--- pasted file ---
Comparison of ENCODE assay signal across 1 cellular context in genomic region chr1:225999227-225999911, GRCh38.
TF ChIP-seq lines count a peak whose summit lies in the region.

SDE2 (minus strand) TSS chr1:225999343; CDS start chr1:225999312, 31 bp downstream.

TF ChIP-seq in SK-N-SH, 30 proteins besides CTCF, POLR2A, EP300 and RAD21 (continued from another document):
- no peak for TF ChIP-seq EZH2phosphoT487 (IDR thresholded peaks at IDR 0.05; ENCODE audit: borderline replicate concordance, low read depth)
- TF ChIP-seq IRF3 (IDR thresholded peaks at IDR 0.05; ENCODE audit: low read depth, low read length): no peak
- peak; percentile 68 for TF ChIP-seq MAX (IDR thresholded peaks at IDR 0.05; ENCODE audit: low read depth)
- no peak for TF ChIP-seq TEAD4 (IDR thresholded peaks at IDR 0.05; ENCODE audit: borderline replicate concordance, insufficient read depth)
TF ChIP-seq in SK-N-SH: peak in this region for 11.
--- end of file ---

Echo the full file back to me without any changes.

Comparison of ENCODE assay signal across 1 cellular context in genomic region chr1:225999227-225999911, GRCh38.
TF ChIP-seq lines count a peak whose summit lies in the region.

SDE2 (minus strand) TSS chr1:225999343; CDS start chr1:225999312, 31 bp downstream.

TF ChIP-seq in SK-N-SH, 30 proteins besides CTCF, POLR2A, EP300 and RAD21 (continued from another document):
- no peak for TF ChIP-seq EZH2phosphoT487 (IDR thresholded peaks at IDR 0.05; ENCODE audit: borderline replicate concordance, low read depth)
- TF ChIP-seq IRF3 (IDR thresholded peaks at IDR 0.05; ENCODE audit: low read depth, low read length): no peak
- peak; percentile 68 for TF ChIP-seq MAX (IDR thresholded peaks at IDR 0.05; ENCODE audit: low read depth)
- no peak for TF ChIP-seq TEAD4 (IDR thresholded peaks at IDR 0.05; ENCODE audit: borderline replicate concordance, insufficient read depth)
TF ChIP-seq in SK-N-SH: peak in this region for 11.